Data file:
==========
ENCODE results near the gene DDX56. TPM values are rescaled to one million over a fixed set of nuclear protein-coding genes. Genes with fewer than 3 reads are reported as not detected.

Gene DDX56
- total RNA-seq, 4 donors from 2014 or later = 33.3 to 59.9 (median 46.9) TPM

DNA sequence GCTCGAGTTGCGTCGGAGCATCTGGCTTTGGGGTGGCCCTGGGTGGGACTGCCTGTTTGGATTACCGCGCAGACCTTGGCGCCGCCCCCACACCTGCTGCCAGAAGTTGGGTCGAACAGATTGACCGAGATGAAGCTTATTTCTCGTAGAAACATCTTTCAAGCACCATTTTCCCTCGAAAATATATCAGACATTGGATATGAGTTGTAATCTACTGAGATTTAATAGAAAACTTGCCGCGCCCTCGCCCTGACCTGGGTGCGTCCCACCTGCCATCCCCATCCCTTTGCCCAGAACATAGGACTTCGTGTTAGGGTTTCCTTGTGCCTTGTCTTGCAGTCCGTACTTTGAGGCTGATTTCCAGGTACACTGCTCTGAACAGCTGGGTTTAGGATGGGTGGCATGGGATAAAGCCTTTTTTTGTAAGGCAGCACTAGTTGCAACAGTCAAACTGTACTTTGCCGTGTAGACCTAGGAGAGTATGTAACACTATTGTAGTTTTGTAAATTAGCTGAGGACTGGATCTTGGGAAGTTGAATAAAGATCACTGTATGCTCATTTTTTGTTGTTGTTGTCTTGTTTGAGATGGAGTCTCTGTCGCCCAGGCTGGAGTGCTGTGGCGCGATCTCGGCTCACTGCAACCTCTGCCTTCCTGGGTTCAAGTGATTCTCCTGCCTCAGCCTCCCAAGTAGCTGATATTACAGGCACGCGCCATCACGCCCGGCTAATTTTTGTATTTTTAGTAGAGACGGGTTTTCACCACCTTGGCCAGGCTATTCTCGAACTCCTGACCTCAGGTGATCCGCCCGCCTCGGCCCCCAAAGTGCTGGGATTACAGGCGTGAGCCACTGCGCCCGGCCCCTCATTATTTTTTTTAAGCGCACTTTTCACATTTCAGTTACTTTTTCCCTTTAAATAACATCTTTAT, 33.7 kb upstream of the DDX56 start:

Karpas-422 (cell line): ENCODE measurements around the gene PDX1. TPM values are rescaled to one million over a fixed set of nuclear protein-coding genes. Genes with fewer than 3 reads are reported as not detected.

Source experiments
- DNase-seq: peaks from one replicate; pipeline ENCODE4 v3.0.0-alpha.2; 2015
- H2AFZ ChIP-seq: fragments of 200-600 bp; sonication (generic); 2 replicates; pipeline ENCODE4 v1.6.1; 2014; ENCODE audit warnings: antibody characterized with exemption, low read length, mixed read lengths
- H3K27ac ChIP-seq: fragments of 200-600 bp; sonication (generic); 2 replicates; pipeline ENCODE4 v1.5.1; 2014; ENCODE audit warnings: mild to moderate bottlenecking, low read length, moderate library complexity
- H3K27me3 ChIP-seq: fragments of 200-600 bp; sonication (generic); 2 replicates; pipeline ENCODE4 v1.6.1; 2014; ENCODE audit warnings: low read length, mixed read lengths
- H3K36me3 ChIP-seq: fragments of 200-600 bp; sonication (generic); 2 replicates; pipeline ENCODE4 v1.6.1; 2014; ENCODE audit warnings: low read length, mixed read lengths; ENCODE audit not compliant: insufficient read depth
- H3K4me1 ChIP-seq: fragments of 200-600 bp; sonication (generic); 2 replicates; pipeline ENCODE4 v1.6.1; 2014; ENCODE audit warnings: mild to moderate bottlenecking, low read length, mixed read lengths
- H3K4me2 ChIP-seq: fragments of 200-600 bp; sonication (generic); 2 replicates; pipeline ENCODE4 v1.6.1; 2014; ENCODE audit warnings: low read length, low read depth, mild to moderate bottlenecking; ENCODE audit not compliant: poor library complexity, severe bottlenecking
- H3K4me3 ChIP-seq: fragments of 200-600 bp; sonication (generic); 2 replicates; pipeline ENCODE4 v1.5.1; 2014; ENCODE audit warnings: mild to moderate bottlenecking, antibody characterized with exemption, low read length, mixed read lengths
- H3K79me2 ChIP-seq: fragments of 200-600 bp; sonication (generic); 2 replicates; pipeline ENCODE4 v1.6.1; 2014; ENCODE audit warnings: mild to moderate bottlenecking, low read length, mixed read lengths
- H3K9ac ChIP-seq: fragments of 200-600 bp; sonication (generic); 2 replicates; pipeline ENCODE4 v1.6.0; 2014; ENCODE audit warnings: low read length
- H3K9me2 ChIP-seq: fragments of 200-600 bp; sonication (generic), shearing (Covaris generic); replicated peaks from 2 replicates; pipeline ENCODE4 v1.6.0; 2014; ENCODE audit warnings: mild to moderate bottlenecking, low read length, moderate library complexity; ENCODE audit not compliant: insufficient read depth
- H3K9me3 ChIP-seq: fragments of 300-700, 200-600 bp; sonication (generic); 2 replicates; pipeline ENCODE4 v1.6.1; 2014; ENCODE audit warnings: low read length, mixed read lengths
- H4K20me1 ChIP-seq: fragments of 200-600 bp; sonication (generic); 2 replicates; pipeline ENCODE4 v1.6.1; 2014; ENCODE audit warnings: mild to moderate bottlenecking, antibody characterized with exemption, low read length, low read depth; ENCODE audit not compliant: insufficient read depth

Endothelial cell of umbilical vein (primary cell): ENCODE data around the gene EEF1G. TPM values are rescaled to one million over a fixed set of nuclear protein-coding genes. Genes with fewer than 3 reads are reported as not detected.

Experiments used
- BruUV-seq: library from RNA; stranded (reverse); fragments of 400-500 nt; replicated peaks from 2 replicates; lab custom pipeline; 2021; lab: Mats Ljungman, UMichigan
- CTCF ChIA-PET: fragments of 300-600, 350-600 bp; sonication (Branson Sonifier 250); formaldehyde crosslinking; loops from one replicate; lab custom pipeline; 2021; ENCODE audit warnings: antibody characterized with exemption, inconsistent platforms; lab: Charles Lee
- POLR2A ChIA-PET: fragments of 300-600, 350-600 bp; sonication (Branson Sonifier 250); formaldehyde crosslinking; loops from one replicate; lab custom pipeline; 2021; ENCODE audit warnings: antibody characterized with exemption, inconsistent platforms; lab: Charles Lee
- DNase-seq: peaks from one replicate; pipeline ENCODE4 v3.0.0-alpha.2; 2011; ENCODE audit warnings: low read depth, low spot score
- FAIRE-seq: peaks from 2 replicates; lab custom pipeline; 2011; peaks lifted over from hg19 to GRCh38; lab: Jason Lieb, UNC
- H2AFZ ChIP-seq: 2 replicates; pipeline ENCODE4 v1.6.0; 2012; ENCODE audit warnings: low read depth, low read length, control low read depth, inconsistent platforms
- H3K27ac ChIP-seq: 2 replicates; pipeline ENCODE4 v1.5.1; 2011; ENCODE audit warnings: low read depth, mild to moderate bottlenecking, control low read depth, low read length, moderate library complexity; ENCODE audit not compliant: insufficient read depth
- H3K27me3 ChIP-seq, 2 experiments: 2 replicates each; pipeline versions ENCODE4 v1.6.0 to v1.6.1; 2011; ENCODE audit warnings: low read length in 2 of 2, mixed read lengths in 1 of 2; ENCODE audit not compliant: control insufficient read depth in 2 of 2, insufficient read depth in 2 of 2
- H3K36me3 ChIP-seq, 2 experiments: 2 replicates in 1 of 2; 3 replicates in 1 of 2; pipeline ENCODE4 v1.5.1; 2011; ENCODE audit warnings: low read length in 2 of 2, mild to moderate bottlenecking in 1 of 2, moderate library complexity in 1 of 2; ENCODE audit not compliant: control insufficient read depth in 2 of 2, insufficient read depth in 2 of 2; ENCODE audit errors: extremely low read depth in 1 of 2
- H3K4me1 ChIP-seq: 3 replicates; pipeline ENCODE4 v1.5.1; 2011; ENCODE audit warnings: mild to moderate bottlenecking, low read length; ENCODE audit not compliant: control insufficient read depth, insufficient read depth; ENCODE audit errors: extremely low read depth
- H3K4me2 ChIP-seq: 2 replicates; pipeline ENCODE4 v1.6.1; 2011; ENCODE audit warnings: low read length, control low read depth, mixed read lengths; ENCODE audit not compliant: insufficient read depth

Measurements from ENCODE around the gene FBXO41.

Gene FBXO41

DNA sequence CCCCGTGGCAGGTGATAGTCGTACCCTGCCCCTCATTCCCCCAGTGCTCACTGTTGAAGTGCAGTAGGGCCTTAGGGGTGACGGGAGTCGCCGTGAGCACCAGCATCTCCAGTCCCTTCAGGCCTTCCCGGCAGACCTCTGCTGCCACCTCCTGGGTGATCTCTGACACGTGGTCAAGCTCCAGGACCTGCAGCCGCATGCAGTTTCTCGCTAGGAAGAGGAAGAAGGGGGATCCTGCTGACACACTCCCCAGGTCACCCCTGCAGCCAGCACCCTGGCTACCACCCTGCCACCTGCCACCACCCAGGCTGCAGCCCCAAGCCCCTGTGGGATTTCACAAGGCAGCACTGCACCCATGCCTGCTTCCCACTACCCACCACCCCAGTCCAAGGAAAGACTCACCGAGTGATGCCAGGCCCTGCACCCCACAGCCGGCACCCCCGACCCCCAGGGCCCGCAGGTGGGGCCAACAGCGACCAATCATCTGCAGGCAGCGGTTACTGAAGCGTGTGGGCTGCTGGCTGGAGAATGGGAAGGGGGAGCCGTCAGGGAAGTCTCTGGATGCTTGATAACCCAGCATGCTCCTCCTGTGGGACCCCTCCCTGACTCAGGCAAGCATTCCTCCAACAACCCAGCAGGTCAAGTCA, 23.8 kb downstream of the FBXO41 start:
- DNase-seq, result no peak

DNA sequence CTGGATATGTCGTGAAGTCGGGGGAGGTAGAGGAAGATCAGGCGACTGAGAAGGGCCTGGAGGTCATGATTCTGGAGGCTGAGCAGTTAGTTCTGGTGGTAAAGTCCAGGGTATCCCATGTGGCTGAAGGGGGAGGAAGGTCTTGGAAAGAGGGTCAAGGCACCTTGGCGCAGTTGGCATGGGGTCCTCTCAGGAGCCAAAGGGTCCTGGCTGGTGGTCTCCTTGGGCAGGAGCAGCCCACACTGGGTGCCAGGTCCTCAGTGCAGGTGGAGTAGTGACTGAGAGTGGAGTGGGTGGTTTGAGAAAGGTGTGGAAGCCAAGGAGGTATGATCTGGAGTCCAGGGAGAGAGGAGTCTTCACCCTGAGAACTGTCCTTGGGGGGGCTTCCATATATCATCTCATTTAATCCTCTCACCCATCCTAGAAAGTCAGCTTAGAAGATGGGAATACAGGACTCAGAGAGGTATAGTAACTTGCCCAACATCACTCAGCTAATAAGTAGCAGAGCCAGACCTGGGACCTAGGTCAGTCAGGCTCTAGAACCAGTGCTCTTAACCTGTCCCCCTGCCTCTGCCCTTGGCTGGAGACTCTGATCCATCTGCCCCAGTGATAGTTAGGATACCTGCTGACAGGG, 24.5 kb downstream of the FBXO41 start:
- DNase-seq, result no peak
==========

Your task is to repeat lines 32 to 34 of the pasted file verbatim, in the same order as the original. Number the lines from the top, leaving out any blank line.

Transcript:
- H3K4me2 ChIP-seq: 2 replicates; pipeline ENCODE4 v1.6.1; 2011; ENCODE audit warnings: low read length, control low read depth, mixed read lengths; ENCODE audit not compliant: insufficient read depth

Measurements from ENCODE around the gene FBXO41.

Gene FBXO41